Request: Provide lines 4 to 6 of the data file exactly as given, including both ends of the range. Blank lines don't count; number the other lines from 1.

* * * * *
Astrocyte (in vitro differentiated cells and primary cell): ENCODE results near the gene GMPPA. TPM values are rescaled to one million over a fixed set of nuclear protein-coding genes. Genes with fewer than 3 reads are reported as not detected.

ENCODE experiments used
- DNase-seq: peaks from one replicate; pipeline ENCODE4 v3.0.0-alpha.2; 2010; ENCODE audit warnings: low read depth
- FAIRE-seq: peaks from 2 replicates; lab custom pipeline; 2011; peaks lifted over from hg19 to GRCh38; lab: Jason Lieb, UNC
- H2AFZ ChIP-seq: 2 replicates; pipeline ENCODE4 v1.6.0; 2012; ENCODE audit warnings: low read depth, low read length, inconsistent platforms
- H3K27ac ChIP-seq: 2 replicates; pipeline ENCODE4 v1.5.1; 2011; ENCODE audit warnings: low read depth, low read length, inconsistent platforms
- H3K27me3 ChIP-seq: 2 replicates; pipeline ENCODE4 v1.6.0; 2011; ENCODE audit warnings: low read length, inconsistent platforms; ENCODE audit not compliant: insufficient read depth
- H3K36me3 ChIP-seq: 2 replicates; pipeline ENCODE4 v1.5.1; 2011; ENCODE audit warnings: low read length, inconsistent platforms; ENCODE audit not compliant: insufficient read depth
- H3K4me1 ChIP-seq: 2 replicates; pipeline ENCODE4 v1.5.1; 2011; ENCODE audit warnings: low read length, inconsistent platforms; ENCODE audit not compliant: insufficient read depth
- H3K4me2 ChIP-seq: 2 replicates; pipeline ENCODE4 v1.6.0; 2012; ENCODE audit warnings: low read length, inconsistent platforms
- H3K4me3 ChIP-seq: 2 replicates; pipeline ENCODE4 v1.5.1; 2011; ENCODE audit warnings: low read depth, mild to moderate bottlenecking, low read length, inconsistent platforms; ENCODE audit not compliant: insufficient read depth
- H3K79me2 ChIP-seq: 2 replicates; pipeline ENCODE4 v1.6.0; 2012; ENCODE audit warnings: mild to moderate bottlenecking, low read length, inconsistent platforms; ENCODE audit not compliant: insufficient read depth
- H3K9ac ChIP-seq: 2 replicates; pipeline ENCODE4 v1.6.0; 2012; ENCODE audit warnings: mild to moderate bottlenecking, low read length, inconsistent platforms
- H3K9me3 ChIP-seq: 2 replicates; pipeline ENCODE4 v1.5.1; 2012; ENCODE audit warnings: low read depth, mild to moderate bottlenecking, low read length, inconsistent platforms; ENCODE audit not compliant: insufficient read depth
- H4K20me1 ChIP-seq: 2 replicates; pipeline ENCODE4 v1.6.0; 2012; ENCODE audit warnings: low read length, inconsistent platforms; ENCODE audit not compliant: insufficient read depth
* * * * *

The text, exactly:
- FAIRE-seq: peaks from 2 replicates; lab custom pipeline; 2011; peaks lifted over from hg19 to GRCh38; lab: Jason Lieb, UNC
- H2AFZ ChIP-seq: 2 replicates; pipeline ENCODE4 v1.6.0; 2012; ENCODE audit warnings: low read depth, low read length, inconsistent platforms
- H3K27ac ChIP-seq: 2 replicates; pipeline ENCODE4 v1.5.1; 2011; ENCODE audit warnings: low read depth, low read length, inconsistent platforms